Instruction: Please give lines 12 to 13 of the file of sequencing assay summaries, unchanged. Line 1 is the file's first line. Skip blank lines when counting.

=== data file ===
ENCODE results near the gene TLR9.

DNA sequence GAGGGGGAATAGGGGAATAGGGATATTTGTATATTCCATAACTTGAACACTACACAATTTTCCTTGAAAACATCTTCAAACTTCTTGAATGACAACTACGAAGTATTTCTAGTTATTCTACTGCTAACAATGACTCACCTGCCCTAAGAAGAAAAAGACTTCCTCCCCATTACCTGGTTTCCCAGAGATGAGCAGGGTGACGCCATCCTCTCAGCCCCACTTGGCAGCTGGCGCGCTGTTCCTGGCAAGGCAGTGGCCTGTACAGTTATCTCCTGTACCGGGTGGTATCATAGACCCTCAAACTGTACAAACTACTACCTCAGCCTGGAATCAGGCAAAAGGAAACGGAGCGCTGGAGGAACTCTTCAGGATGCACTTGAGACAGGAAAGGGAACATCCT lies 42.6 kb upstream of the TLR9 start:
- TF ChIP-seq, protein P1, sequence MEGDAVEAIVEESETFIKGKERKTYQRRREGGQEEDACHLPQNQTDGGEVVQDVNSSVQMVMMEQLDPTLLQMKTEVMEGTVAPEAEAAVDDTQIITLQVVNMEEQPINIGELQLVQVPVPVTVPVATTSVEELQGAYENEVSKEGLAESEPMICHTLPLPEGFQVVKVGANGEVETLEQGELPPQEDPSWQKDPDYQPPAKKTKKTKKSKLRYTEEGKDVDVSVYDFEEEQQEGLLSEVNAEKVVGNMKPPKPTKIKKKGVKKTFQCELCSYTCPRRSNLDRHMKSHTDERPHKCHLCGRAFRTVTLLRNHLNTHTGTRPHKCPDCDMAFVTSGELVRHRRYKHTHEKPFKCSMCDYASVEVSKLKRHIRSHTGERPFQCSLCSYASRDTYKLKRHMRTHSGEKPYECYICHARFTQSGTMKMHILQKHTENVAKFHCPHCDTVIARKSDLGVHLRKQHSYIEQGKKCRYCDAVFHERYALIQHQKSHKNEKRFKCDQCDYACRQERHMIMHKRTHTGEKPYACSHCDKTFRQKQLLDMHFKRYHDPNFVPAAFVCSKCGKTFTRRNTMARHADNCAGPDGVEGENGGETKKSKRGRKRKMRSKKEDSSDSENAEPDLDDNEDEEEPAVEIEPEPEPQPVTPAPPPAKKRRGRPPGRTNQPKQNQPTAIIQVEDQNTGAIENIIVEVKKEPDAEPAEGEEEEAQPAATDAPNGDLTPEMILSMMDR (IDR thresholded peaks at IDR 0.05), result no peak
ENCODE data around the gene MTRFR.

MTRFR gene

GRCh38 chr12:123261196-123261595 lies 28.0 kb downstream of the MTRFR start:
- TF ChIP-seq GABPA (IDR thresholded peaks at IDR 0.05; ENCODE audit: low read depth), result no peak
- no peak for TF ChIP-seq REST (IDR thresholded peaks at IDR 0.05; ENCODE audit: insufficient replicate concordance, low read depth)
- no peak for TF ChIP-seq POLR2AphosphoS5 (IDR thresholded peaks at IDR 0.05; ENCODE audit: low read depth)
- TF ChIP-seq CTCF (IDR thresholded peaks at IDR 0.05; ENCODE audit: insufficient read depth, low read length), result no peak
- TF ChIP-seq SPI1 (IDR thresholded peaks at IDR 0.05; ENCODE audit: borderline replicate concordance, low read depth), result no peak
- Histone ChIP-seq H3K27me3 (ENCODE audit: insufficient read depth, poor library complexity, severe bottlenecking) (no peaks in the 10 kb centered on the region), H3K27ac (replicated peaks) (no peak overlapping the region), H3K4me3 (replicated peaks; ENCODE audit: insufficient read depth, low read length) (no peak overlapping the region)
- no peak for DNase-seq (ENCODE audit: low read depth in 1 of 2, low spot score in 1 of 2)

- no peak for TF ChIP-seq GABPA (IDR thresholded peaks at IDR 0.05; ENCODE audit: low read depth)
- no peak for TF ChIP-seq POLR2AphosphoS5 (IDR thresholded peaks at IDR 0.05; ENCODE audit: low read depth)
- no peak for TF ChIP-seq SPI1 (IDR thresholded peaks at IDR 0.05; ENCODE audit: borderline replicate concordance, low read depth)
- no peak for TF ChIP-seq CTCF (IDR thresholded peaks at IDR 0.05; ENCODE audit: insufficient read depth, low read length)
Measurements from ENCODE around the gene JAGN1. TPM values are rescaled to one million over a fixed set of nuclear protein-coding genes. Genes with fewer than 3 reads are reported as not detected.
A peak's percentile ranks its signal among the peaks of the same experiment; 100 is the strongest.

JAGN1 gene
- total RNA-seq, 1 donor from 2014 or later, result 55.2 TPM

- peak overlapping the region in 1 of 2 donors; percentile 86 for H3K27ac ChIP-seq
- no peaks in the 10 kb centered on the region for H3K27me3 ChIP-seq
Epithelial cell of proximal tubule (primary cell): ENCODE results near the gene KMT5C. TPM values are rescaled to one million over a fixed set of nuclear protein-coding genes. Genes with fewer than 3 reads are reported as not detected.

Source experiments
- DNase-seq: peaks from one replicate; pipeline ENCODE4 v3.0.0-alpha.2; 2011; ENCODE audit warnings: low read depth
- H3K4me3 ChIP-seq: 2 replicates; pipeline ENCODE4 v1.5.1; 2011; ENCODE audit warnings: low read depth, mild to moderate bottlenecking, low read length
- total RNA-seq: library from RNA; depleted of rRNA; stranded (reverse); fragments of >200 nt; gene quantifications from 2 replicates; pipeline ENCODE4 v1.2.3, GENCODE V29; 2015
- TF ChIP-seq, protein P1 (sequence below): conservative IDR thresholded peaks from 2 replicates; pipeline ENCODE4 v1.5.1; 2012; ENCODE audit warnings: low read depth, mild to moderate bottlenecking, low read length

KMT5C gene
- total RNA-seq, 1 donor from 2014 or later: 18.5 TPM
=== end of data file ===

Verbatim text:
- Histone ChIP-seq H3K27me3 (ENCODE audit: insufficient read depth, poor library complexity, severe bottlenecking) (no peaks in the 10 kb centered on the region), H3K27ac (replicated peaks) (no peak overlapping the region), H3K4me3 (replicated peaks; ENCODE audit: insufficient read depth, low read length) (no peak overlapping the region)
- no peak for DNase-seq (ENCODE audit: low read depth in 1 of 2, low spot score in 1 of 2)